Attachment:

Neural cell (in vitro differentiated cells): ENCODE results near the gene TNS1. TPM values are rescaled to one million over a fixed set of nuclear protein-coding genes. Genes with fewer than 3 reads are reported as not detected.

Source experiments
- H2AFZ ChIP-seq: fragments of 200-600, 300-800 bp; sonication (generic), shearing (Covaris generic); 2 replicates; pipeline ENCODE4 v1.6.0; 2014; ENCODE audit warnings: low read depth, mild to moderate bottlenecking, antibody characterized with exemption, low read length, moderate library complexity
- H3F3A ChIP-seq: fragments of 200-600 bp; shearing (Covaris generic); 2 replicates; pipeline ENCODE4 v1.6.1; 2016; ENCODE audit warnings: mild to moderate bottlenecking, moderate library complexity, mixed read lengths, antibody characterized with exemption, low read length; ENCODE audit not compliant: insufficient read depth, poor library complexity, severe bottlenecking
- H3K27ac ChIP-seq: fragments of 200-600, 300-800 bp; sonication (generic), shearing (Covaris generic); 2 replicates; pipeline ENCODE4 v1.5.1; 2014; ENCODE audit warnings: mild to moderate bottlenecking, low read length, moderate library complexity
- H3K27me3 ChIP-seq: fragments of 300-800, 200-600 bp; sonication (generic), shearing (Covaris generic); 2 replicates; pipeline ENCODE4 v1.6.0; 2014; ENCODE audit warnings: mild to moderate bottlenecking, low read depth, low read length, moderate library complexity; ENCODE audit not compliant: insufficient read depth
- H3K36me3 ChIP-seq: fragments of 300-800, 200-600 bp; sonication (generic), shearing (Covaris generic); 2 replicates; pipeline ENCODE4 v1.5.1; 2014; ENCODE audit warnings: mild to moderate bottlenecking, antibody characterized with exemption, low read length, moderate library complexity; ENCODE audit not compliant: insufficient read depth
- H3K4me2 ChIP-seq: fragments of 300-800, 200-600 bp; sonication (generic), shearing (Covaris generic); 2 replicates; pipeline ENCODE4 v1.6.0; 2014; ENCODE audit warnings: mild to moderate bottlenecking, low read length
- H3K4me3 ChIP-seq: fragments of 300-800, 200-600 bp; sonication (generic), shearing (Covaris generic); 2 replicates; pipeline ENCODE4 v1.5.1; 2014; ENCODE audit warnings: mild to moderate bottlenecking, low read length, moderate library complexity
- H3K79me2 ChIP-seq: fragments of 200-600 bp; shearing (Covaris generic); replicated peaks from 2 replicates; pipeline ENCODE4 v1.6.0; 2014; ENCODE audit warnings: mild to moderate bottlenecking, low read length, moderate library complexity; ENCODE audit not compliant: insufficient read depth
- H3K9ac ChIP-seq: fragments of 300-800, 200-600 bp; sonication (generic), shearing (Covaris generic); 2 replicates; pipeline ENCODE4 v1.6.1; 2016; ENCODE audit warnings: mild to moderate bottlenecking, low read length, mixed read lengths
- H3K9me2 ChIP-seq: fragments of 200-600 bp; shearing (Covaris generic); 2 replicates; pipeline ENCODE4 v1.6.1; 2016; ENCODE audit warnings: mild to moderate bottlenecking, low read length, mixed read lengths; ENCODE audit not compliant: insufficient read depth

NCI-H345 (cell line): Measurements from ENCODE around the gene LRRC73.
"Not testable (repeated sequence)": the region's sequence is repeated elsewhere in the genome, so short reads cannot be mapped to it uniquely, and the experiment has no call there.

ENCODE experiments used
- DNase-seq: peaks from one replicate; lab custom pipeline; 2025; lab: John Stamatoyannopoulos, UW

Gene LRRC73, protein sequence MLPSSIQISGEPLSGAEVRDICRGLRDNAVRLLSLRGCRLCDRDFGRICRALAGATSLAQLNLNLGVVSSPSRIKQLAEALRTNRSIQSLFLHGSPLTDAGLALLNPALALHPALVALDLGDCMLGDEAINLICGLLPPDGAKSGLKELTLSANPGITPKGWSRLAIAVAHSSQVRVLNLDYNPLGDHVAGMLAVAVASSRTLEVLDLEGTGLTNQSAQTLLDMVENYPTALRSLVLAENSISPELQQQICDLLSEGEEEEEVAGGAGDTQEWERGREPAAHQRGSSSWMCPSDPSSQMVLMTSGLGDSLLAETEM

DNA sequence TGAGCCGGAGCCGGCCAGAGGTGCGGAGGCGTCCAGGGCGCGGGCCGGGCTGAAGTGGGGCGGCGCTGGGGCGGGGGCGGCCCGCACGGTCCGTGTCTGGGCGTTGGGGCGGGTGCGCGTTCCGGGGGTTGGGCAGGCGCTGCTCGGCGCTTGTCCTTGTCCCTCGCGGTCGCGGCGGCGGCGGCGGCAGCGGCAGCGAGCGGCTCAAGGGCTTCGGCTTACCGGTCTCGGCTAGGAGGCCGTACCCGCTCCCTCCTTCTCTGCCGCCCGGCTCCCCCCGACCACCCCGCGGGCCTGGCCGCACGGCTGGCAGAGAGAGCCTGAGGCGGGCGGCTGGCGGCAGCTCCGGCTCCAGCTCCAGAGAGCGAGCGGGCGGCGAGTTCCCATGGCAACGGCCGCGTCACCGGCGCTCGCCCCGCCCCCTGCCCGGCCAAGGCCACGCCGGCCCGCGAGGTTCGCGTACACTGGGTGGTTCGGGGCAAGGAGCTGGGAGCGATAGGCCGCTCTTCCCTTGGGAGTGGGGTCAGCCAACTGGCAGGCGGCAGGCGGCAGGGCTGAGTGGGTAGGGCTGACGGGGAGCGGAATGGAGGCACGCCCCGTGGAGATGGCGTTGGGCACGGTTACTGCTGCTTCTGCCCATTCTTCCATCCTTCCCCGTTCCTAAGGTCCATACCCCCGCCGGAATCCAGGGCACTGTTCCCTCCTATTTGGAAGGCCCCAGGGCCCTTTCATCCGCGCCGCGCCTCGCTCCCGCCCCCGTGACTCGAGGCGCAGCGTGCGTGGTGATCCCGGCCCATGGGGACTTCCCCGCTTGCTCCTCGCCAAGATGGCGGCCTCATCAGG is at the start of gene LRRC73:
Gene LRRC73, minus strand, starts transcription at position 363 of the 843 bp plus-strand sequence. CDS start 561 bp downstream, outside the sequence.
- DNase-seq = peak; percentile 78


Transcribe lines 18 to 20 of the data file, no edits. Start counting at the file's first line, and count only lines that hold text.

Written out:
DNA sequence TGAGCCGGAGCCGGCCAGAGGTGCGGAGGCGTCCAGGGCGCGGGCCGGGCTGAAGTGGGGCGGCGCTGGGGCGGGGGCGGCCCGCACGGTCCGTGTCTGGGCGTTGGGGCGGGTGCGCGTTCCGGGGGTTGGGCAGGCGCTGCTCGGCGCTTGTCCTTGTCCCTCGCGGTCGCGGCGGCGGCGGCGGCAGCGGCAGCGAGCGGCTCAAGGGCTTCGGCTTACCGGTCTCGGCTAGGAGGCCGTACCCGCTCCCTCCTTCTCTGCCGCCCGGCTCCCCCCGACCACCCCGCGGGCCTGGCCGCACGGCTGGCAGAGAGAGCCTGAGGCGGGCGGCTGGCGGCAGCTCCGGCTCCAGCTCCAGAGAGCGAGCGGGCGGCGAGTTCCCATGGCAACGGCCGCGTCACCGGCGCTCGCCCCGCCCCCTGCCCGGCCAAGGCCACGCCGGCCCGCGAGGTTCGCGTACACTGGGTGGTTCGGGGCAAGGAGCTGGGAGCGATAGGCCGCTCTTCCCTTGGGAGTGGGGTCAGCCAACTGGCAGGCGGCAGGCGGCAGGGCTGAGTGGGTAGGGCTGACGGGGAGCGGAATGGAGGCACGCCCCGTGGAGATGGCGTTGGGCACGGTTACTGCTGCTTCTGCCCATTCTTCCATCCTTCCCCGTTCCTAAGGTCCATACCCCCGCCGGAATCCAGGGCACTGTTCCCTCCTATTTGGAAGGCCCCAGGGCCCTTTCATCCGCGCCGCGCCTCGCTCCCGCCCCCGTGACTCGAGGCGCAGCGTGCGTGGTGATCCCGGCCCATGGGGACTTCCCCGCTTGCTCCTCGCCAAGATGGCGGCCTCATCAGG is at the start of gene LRRC73:
Gene LRRC73, minus strand, starts transcription at position 363 of the 843 bp plus-strand sequence. CDS start 561 bp downstream, outside the sequence.
- DNase-seq = peak; percentile 78